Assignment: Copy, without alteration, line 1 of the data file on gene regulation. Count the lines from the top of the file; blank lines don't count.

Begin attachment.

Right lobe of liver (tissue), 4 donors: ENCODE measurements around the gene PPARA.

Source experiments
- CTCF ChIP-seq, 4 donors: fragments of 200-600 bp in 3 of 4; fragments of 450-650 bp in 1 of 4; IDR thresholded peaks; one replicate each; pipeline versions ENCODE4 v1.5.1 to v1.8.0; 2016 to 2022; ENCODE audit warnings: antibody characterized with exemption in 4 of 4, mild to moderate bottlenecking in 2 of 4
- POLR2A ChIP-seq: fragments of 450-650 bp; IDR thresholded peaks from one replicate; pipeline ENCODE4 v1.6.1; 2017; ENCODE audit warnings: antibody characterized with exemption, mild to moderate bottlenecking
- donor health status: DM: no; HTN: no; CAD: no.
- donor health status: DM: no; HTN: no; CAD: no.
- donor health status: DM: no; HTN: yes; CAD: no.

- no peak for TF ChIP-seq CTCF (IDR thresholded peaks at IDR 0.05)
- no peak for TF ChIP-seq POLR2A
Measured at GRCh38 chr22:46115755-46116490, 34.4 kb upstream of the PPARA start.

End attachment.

Right lobe of liver (tissue), 4 donors: ENCODE measurements around the gene PPARA.